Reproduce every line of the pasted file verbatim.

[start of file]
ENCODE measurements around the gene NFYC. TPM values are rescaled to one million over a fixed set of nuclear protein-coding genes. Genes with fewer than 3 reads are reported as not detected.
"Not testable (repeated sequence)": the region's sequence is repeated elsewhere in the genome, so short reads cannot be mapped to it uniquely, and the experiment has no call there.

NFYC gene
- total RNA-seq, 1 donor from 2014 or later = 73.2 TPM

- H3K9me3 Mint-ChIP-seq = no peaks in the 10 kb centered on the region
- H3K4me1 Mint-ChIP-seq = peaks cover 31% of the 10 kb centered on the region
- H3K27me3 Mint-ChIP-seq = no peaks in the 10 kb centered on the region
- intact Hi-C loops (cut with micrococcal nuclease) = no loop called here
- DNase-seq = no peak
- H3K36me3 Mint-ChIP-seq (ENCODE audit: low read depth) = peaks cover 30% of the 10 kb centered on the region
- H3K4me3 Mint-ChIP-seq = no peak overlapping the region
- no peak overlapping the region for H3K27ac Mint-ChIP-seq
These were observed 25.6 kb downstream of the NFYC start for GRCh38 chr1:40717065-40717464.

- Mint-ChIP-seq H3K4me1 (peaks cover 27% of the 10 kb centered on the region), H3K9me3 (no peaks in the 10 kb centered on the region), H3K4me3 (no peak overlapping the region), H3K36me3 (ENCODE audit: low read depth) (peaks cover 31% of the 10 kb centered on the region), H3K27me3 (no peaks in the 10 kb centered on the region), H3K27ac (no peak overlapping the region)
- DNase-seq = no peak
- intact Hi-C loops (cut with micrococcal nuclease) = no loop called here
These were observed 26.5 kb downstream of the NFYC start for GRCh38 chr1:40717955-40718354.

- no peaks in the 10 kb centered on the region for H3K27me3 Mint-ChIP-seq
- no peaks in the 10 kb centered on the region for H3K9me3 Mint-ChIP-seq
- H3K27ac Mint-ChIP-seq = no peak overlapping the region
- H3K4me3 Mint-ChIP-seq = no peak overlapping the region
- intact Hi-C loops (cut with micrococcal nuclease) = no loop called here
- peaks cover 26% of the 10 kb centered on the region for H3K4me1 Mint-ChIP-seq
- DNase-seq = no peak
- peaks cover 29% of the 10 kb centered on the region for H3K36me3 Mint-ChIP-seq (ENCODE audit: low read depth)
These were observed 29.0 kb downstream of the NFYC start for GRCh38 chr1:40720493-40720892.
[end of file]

ENCODE measurements around the gene NFYC. TPM values are rescaled to one million over a fixed set of nuclear protein-coding genes. Genes with fewer than 3 reads are reported as not detected.
"Not testable (repeated sequence)": the region's sequence is repeated elsewhere in the genome, so short reads cannot be mapped to it uniquely, and the experiment has no call there.

NFYC gene
- total RNA-seq, 1 donor from 2014 or later = 73.2 TPM

- H3K9me3 Mint-ChIP-seq = no peaks in the 10 kb centered on the region
- H3K4me1 Mint-ChIP-seq = peaks cover 31% of the 10 kb centered on the region
- H3K27me3 Mint-ChIP-seq = no peaks in the 10 kb centered on the region
- intact Hi-C loops (cut with micrococcal nuclease) = no loop called here
- DNase-seq = no peak
- H3K36me3 Mint-ChIP-seq (ENCODE audit: low read depth) = peaks cover 30% of the 10 kb centered on the region
- H3K4me3 Mint-ChIP-seq = no peak overlapping the region
- no peak overlapping the region for H3K27ac Mint-ChIP-seq
These were observed 25.6 kb downstream of the NFYC start for GRCh38 chr1:40717065-40717464.

- Mint-ChIP-seq H3K4me1 (peaks cover 27% of the 10 kb centered on the region), H3K9me3 (no peaks in the 10 kb centered on the region), H3K4me3 (no peak overlapping the region), H3K36me3 (ENCODE audit: low read depth) (peaks cover 31% of the 10 kb centered on the region), H3K27me3 (no peaks in the 10 kb centered on the region), H3K27ac (no peak overlapping the region)
- DNase-seq = no peak
- intact Hi-C loops (cut with micrococcal nuclease) = no loop called here
These were observed 26.5 kb downstream of the NFYC start for GRCh38 chr1:40717955-40718354.

- no peaks in the 10 kb centered on the region for H3K27me3 Mint-ChIP-seq
- no peaks in the 10 kb centered on the region for H3K9me3 Mint-ChIP-seq
- H3K27ac Mint-ChIP-seq = no peak overlapping the region
- H3K4me3 Mint-ChIP-seq = no peak overlapping the region
- intact Hi-C loops (cut with micrococcal nuclease) = no loop called here
- peaks cover 26% of the 10 kb centered on the region for H3K4me1 Mint-ChIP-seq
- DNase-seq = no peak
- peaks cover 29% of the 10 kb centered on the region for H3K36me3 Mint-ChIP-seq (ENCODE audit: low read depth)
These were observed 29.0 kb downstream of the NFYC start for GRCh38 chr1:40720493-40720892.